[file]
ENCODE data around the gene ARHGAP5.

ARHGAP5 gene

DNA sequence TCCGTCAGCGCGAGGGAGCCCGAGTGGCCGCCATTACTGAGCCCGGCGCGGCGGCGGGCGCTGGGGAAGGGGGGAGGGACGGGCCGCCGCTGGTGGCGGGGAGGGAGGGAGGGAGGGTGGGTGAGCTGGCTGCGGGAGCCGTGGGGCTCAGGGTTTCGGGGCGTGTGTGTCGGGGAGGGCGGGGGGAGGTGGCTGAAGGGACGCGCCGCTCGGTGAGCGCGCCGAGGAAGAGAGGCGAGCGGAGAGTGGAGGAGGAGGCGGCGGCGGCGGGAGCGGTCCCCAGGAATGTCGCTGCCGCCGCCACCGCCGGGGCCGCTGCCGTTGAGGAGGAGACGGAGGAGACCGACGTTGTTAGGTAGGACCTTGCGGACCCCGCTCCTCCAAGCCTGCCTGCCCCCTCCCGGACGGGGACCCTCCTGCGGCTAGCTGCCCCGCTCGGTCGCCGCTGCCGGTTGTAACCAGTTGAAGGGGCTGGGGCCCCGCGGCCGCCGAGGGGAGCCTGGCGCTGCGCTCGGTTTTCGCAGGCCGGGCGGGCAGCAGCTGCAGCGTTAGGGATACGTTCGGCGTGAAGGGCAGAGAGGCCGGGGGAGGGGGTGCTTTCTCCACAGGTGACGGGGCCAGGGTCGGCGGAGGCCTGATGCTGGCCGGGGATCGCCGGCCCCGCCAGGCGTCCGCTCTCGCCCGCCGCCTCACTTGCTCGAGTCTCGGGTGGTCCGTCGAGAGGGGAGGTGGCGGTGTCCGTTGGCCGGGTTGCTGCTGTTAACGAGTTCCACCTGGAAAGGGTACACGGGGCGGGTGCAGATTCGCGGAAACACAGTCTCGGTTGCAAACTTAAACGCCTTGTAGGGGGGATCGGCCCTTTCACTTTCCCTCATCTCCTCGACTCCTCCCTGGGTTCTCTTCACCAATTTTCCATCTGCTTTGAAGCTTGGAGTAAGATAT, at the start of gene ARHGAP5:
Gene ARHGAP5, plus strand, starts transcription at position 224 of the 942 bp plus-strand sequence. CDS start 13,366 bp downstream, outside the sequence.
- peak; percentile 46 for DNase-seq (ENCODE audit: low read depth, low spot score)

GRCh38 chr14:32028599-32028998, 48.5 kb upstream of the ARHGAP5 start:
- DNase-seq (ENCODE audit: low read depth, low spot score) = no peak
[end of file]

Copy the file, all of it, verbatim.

ENCODE data around the gene ARHGAP5.

ARHGAP5 gene

DNA sequence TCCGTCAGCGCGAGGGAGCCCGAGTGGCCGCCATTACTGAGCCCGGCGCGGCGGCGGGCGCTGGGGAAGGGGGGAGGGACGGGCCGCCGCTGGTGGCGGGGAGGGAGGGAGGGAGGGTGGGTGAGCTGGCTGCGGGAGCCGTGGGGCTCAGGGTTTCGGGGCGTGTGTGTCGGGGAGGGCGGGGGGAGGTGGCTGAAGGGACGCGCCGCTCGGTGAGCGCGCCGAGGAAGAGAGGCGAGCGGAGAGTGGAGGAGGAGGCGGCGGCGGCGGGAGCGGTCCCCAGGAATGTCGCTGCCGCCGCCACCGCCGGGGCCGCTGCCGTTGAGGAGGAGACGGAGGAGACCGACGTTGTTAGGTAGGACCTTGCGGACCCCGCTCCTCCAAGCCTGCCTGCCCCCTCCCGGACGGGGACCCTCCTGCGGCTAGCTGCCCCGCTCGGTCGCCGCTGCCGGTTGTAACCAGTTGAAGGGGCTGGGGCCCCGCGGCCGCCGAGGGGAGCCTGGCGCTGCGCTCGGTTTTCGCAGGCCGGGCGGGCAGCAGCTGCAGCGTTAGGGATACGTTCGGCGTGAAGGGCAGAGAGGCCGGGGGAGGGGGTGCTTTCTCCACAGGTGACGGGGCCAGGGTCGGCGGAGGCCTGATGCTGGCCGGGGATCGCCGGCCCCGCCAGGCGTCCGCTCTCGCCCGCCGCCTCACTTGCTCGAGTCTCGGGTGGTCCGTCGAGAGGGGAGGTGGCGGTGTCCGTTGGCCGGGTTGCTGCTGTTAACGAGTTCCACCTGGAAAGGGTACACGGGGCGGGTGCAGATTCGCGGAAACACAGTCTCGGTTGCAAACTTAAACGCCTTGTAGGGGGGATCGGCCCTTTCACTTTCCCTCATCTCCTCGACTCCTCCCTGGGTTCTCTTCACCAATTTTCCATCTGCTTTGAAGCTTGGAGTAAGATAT, at the start of gene ARHGAP5:
Gene ARHGAP5, plus strand, starts transcription at position 224 of the 942 bp plus-strand sequence. CDS start 13,366 bp downstream, outside the sequence.
- peak; percentile 46 for DNase-seq (ENCODE audit: low read depth, low spot score)

GRCh38 chr14:32028599-32028998, 48.5 kb upstream of the ARHGAP5 start:
- DNase-seq (ENCODE audit: low read depth, low spot score) = no peak